However, after the success of On the Road, everything changed. Even his old works that had previously been rejected were published, such as Doctor Sax, The Subterraneans, and Tristessa.
He Had Writings Published Posthumously
Not long after meeting fellow preeminent members of the Beat movement such as Allen Ginsberg, Lucien Carr, and William S. Burroughs at Columbia University in the mid-1940s, Kerouac began to devote himself to writing.
Many of his works are fictionalized tales that are based on his own life, which made them extremely enticing for his audience. In 1945, he completed his novel Orpheus Emerged. However, it wasn’t discovered until after his death. It was finally published in 2002, 33 years after his death.
His First Draft Of On The Road Was Written In An Interesting Method
Although some call it nothing more than beatnik lore, it’s an incredible rumor that is actually true! Jack Kerouac’s first draft of On the Road was written on a continuous roll of papers that he had taped together which formed a 120-foot manuscript.
Of course, in order for it to be published, he had some serious editing to do and it had to be turned into a book before it could be released. Imagine people walking around reading a giant scroll of the novel!
CBS Stole His Idea
From 1960 to 1964, CBS aired a television series called Route 66, which followed two young men driving around the country in a Corvette. Living a nomadic lifestyle, the two would work odd jobs to finance their lives while experiencing different parts of the country.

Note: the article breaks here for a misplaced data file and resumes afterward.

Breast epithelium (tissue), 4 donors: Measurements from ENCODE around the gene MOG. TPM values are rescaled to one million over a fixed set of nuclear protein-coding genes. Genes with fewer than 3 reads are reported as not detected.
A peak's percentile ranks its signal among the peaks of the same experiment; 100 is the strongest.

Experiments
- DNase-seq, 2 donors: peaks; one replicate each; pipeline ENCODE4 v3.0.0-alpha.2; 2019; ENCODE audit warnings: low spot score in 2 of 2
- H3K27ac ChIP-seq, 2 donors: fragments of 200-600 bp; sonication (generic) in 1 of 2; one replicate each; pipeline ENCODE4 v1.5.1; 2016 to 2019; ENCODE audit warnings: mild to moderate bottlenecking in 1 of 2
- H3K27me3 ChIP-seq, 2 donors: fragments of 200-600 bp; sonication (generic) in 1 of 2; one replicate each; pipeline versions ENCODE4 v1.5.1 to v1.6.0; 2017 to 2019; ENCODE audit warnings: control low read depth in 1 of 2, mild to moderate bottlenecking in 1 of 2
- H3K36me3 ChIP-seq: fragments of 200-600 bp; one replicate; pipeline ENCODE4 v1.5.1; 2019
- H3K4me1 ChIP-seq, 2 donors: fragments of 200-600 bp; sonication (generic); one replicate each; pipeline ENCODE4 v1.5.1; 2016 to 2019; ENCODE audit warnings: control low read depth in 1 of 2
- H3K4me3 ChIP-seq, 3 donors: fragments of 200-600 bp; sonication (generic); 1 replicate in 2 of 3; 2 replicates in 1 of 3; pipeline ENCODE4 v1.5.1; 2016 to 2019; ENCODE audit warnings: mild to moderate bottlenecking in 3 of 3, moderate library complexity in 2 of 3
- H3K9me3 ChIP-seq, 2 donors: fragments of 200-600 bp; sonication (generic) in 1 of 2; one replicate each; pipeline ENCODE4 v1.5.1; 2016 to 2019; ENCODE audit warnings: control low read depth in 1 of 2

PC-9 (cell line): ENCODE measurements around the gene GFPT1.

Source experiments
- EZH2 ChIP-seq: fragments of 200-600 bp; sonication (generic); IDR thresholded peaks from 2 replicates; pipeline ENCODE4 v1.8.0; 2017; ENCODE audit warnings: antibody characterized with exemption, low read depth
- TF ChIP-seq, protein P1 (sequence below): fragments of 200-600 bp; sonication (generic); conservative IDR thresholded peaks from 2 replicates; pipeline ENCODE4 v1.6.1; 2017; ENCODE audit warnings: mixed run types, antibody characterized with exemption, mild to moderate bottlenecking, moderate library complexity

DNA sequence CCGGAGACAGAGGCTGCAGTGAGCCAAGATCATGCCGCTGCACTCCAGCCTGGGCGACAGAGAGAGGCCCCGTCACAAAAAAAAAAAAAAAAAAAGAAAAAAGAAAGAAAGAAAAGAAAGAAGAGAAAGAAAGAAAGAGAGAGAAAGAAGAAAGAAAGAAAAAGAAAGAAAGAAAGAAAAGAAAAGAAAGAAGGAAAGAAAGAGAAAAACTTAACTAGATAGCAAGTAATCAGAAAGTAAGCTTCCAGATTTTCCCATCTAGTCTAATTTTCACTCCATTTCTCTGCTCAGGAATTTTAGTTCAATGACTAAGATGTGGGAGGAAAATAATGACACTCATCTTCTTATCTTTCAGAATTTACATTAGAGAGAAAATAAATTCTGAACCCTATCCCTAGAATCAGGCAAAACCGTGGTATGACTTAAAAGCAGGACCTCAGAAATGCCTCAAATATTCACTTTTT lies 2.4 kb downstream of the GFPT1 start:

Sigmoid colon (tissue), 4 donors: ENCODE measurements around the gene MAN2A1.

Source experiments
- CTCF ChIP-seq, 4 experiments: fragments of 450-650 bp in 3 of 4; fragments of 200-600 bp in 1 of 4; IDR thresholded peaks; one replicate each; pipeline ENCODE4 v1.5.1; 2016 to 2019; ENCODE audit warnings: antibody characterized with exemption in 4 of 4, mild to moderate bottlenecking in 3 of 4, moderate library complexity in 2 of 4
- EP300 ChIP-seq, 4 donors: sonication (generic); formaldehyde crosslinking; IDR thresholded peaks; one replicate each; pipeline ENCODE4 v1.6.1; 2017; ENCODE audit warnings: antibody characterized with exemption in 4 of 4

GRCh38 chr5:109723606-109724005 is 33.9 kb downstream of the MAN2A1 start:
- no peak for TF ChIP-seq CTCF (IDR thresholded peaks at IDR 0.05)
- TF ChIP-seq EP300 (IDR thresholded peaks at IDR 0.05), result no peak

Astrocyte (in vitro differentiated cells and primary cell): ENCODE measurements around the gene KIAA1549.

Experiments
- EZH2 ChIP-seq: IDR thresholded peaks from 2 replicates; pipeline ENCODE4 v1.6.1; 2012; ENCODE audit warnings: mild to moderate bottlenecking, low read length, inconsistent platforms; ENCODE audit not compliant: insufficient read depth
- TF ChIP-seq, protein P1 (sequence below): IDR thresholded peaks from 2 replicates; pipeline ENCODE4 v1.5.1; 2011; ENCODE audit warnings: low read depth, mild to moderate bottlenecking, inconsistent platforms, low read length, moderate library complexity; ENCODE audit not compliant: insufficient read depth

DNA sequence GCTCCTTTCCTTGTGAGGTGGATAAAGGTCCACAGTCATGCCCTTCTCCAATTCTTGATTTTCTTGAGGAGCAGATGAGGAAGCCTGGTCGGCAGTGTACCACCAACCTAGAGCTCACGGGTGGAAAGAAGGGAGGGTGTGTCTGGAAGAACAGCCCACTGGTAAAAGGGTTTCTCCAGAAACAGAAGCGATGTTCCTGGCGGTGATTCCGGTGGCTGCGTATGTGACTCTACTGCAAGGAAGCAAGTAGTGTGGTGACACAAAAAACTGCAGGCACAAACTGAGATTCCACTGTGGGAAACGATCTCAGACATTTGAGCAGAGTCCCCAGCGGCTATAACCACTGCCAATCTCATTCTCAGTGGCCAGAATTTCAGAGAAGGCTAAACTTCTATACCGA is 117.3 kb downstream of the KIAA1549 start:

The entire show was essentially the premise of On the Road, with the two actors even being brunette and blonde, much like Kerouac and Cassady. Although Kerouac was serious about taking legal action, he was talked out of it.
Kerouac Wanted His Work Adapted Into Film
After the success of On the Road, Hollywood was all over the idea of adapting the novel. While most people might think otherwise, Kerouac was on board with the idea. He even went so far as to ask Marlon Brando if he wanted to play Dean Moriarty in the film while Kerouac played Sal Paradise, the character based on himself.
Although Brando never got back to Kerouac, Warner Bros. showed interest in buying the book. Kerouac’s agent turned down the offer thinking that Paramount would have a better offer. When Paramount never made their interest known, Kerouac was not happy.
He Worked On Films
After making a name for himself both as an author and a poet, Kerouac turned his attention to film. He wrote and narrated the short film Pull My Daisy, which was directed by Robert Frank and Alfred Leslie, and starred Allen Ginsberg, Peter Orlovsky, and other prominent figures in the scene.
Making the film incredibly artistic, the majority of it is improvised, and the story itself is spontaneous. In 1996, Pull My Daisy was selected for preservation in the United States Film Registry by the Library of Congress.
He Helped Allen Ginsberg Name His Famous Poem
In 2010, the film Howl was released, which documented the early life of Allen Ginsberg. The film was named after a poem of the same name written by Ginsberg in 1956.
Interestingly, Kerouac also helped Ginsberg come up with the name of “Howl” for his poem and appears in the movie in a supporting played by Todd Rotondi. Unfortunately, Kerouac would never live to see himself represented on the silver screen.
He Was Also A Poet
Although Kerouac may best be known for his narrative-style writing, he was also an accomplished poet. Over the course of his life, he had three released under his name, which included Mexico City Blues, Book of Sketches, and The Scripture of the Golden Eternity.
However, after Kerouac’s death, nine more books of his poetry were published between 1970 and 2012. Given the amount of writing Kerouac managed to produce, it’s clear that he was a skilled writer in a variety of different forms.